How to fake George Michael's death, and other tabloid lies

How is "fake news" constructed? This week's 'National Enquirer' gives us a shining example of how it's done.

Filling its cover is a somber photo of the late George Michael in repose, eyes closed, finally at peace.

"George Michael – The Last Photo!" screams the headline, below the shocking revelation: "Pop Icon's Suicide Note Found."

Those are two great exclusives. If only they were true.

The photo of the singer apparently lying in his casket was actually taken two months before his death. In the original photo he was standing, but the 'Enquirer' simply turned the image on its side. George Michael was blinking when the picture was taken – an image that would normally be discarded, but useful in this instance to give the impression that he was at his final rest.

As for his "suicide note," it doesn't exist.

"I'm going insane, and I know there's another way to do this," the 'Enquirer' claims he wrote in his alleged suicide note. "I swear to God it was like I had a curse on me."

The first line is actually an old quote made by the singer recalling his sadness after the death of his lover Anselmo Feleppa from an Aids-related illness, and then his beloved mother's demise, between 1994 to 1997.

In the same breath, Michael had said back then: "I'd have to be seriously mentally disturbed to even consider suicide because of what it would do to the people who were already devastated from losing my mother."

Michael's quote about feeling that he was laboring under a "curse" came from an interview he gave to 'The Guardian' in 2005 – not a suicide note as the 'Enquirer' claims.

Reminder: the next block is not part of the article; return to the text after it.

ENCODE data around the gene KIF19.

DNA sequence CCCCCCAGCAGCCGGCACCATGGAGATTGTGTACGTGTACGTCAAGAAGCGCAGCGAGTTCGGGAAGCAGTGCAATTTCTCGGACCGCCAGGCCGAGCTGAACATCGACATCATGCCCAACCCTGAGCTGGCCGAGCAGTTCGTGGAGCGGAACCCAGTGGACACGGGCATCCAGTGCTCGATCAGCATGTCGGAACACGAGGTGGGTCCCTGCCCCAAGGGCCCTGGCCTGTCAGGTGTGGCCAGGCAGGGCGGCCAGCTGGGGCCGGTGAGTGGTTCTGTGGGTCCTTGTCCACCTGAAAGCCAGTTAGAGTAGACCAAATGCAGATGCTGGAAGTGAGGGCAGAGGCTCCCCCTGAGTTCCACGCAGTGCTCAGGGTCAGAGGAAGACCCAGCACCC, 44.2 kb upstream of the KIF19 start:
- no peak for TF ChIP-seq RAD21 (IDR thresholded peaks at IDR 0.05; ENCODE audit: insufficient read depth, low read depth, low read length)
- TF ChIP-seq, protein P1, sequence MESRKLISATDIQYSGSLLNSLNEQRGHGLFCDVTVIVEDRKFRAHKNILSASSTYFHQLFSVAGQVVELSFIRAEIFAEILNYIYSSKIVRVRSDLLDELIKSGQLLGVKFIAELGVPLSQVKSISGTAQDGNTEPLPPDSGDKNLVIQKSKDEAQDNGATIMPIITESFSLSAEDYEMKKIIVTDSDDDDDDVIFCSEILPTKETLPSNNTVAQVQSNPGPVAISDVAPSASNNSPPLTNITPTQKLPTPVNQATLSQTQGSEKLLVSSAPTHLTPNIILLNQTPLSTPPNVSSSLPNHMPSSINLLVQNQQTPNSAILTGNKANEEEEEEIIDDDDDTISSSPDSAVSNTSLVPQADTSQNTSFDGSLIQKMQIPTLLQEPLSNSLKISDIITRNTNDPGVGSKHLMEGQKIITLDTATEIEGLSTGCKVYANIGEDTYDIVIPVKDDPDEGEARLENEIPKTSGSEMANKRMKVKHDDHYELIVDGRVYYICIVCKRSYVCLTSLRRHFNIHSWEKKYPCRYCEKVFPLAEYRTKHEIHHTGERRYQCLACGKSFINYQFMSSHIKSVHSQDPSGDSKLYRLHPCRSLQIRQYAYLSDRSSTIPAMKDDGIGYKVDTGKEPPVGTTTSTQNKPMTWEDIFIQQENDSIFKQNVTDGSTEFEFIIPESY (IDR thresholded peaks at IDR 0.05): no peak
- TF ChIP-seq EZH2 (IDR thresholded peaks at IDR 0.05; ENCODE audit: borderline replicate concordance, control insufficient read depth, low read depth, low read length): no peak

But the 'Enquirer' gathered a selection of cherry-picked quotes about depression, which Michael had admitted battling through the nineties, and presented them to a "renowned psychiatric specialist" – I will omit her name to spare the guilty – who declared there were "suicidal tendencies" in the singer's tortured thoughts.

And that's how George Michael left a "suicide note" – hidden in a breadcrumb trail of interviews given decades ago.

It's something of a fake news feast in this week's 'Enquirer.' Did you notice those intercontinental ballistic missiles falling from the sky above your head? They're coming, promises the 'Enquirer,' under the headline: 'Bitter Obama Brings On World War III.' The Trump-loving publication blames President Obama's expulsion of 35 Russian diplomats in retaliation for Russian-sponsored hacking in America for bringing both nations "to the brink of World War III." Better duck and cover.

"Ellen DeGeneres' secret lesbian lover was murdered by the mob…" reports the 'Enquirer,' and I have to admit that's a great tabloid intro, even if the story appears as full of hot air as a soufflé, and falls flat once you realize that the accidental death of aspiring stand-up comedienne Kat Perkoff occurred in 1980, when her car hit a tree – not a classic murder weapon for the Mafia, who have traditionally preferred guns, knives, strangulation, drowning, burial in cement, and other more reliable time-tested methods of rubbing out enemies

Not to be out-done, this week's 'Globe' is rife with stories with tenuous connections to reality.